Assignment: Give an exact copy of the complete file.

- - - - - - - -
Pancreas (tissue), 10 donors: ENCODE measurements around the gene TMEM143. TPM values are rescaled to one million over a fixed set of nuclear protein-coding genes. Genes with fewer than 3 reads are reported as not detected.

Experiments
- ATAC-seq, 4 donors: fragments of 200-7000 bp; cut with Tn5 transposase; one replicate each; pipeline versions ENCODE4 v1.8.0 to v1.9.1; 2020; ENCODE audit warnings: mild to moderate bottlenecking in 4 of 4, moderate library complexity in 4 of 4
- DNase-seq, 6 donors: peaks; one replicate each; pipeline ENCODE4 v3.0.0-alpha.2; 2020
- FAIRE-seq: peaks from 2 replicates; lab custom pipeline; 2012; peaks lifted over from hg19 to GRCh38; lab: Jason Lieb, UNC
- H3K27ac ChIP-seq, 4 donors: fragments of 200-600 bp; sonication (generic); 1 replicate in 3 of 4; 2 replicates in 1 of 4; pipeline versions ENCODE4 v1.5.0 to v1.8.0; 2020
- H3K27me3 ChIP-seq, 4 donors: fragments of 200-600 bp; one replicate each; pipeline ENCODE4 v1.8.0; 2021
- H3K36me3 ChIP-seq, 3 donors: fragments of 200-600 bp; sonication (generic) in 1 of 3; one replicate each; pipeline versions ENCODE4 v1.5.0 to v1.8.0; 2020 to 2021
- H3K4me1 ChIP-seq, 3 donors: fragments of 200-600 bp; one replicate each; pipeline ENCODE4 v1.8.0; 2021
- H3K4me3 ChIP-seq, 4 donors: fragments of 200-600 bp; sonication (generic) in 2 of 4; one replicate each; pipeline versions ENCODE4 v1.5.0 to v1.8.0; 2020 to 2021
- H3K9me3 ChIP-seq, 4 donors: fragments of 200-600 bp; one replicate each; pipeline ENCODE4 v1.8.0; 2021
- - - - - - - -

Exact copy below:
Pancreas (tissue), 10 donors: ENCODE measurements around the gene TMEM143. TPM values are rescaled to one million over a fixed set of nuclear protein-coding genes. Genes with fewer than 3 reads are reported as not detected.

Experiments
- ATAC-seq, 4 donors: fragments of 200-7000 bp; cut with Tn5 transposase; one replicate each; pipeline versions ENCODE4 v1.8.0 to v1.9.1; 2020; ENCODE audit warnings: mild to moderate bottlenecking in 4 of 4, moderate library complexity in 4 of 4
- DNase-seq, 6 donors: peaks; one replicate each; pipeline ENCODE4 v3.0.0-alpha.2; 2020
- FAIRE-seq: peaks from 2 replicates; lab custom pipeline; 2012; peaks lifted over from hg19 to GRCh38; lab: Jason Lieb, UNC
- H3K27ac ChIP-seq, 4 donors: fragments of 200-600 bp; sonication (generic); 1 replicate in 3 of 4; 2 replicates in 1 of 4; pipeline versions ENCODE4 v1.5.0 to v1.8.0; 2020
- H3K27me3 ChIP-seq, 4 donors: fragments of 200-600 bp; one replicate each; pipeline ENCODE4 v1.8.0; 2021
- H3K36me3 ChIP-seq, 3 donors: fragments of 200-600 bp; sonication (generic) in 1 of 3; one replicate each; pipeline versions ENCODE4 v1.5.0 to v1.8.0; 2020 to 2021
- H3K4me1 ChIP-seq, 3 donors: fragments of 200-600 bp; one replicate each; pipeline ENCODE4 v1.8.0; 2021
- H3K4me3 ChIP-seq, 4 donors: fragments of 200-600 bp; sonication (generic) in 2 of 4; one replicate each; pipeline versions ENCODE4 v1.5.0 to v1.8.0; 2020 to 2021
- H3K9me3 ChIP-seq, 4 donors: fragments of 200-600 bp; one replicate each; pipeline ENCODE4 v1.8.0; 2021